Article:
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February 02, 2017

Finding "the One"

Homeownership

If your resolution is to get into a new home this year, it's important to find the right one. Today we're wrapping up our new year, new home blog series with tips on how to choose the right location and the right type of home for you.

Finding the One

Location, Location, Location

Whether you currently rent or own your home, you understand the importance of location. It's a key factor in determining how much you can afford, how long your commute will be, and if you'll be near good schools.

Points to consider when determining your location:

  • Urban or suburban: Do you want the convenience and walkability of a more urban environment? Or do you want a larger home with a yard, away from the hustle and bustle?
  • School systems: Even if you don't have school–age children, it's important to consider the local school system for resale value.
  • Proximity to your job, current and future: Are you willing to make a 45–minute drive to work or do you want a short commute — 15 minutes or less?
  • Access to public transportation: Do you need access to public transportation to get to and from work, school, or your primary health care provider?
  • Size: If you require four bedrooms and a fenced–in yard for your dog, you may need to consider homes further from a city–center.

Understanding Different Home Types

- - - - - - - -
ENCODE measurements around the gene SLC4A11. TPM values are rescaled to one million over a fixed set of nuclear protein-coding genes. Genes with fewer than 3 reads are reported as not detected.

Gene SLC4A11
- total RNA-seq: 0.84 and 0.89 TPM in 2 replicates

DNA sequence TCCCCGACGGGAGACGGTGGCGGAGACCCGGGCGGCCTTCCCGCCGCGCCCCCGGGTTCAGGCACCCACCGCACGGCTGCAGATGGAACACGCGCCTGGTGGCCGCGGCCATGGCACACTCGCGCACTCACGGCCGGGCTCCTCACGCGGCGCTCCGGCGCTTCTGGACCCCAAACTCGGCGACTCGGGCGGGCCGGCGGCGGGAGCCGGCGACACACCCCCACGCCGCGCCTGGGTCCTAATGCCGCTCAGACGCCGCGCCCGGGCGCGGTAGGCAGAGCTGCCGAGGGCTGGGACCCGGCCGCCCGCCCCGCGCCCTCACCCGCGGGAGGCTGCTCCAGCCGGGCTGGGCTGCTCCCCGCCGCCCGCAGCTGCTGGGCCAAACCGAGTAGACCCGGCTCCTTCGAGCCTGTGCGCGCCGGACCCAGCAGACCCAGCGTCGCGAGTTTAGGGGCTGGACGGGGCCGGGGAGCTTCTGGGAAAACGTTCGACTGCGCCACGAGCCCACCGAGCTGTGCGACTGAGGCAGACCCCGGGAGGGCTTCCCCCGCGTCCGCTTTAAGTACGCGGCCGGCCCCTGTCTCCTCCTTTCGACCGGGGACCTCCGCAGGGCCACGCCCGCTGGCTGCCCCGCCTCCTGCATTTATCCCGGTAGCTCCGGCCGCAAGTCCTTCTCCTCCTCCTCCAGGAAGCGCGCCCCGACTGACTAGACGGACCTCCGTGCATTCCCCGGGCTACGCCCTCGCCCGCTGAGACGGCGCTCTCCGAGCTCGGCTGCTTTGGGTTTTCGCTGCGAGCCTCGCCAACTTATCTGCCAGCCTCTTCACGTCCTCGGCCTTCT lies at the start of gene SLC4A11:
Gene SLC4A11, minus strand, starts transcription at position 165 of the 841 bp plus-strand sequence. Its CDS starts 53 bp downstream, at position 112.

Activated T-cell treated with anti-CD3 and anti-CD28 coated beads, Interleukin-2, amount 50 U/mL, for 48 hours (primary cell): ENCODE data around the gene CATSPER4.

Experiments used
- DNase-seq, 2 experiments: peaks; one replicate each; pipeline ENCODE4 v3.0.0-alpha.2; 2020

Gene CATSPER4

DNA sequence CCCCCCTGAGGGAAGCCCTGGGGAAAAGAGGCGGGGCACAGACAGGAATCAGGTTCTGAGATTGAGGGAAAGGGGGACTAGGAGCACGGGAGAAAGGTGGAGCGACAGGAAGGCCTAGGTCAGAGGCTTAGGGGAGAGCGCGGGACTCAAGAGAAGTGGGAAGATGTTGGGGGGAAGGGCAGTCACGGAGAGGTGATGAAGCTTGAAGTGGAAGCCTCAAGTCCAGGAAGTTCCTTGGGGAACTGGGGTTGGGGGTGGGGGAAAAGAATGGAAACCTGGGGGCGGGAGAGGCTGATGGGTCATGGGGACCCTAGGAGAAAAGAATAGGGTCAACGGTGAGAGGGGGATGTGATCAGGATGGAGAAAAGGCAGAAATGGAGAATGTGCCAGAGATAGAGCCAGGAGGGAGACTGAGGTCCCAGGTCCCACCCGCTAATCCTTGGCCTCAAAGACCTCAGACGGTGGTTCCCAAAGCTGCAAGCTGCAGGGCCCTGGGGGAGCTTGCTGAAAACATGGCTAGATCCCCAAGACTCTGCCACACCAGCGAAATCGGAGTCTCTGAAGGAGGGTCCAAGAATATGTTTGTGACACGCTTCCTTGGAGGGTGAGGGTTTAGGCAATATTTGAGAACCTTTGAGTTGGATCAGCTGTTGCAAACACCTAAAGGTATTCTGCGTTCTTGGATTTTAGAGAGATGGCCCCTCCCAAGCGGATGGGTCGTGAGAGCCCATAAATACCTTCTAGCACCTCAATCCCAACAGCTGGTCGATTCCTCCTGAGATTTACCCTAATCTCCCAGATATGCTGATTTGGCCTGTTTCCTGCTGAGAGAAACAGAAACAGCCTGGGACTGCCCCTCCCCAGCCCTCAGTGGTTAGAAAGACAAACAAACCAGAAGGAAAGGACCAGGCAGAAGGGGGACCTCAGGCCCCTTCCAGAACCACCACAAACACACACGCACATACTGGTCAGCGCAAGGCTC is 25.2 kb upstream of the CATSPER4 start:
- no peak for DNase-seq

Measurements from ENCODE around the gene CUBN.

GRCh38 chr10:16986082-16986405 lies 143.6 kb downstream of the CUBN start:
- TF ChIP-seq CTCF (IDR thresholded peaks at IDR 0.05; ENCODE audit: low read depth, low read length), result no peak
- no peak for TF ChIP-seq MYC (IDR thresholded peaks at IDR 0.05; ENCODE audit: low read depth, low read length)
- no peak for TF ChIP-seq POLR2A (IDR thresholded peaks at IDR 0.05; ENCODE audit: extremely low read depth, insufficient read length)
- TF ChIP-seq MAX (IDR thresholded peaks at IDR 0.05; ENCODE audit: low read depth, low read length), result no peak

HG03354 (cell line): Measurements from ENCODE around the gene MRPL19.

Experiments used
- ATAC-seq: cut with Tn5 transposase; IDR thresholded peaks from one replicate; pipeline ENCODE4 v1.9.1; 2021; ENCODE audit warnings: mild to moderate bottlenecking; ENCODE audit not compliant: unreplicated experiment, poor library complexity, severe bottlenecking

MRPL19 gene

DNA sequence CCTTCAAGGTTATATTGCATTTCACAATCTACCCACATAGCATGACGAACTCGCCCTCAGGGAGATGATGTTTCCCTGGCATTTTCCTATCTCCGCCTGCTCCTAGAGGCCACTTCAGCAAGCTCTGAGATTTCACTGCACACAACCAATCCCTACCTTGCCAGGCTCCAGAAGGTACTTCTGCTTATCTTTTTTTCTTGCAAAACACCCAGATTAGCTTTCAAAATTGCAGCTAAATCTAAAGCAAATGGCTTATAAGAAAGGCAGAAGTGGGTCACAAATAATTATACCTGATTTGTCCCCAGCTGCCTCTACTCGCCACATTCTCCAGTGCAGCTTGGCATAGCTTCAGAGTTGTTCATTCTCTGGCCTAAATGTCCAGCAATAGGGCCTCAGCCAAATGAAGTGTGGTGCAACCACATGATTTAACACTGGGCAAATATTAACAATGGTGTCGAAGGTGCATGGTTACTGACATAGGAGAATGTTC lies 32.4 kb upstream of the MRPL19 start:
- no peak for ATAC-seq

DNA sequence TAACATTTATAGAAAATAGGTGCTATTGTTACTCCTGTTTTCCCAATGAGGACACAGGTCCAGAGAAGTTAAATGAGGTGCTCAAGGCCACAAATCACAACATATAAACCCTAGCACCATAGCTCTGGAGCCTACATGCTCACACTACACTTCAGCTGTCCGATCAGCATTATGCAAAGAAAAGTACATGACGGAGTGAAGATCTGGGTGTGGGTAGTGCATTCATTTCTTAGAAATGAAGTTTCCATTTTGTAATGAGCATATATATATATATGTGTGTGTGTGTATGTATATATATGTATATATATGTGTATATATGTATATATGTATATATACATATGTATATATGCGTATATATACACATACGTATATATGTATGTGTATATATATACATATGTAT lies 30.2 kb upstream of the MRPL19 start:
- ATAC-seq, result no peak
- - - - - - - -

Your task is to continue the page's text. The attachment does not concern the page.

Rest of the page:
Your budget and lifestyle are an important part of deciding what type of home is right for you. Consider the advantages and disadvantages of different home types and decide which is best for your situation.

  • Detached single–family: Typically, these are the largest of the property types — providing you with the most privacy and space. The downside? They can be expensive and, even if you're renting, you may be responsible for some of the home maintenance and the yardwork.
  • Apartments and condominiums: Apartments and condominiums can provide you with a maintenance–free, "on–the–go" lifestyle. Those located in urban settings often offer walkable access to shops, restaurants, and public transportation. They also can offer varying degrees of amenities, from parking to playgrounds. Condos tend to offer more amenities — like pools and concierge services — and that usually comes with a cost called homeowners association (HOA) fees. If you're renting a condo, be sure to find out whether you will be responsible for that monthly fee or it is already included in your rent.
  • Townhomes: Townhomes can offer many of the benefits of condominium and single–family living at a more affordable price. They typically offer two levels with good living space and frequently include amenities such as parks and playgrounds. They tend not to have as much yard space as a single–family home and, therefore, require less outside maintenance, but that also could mean less privacy.

Follow this series to get more information about getting into a new home this new year and visit My Home by Freddie Mac where we discuss it all.  

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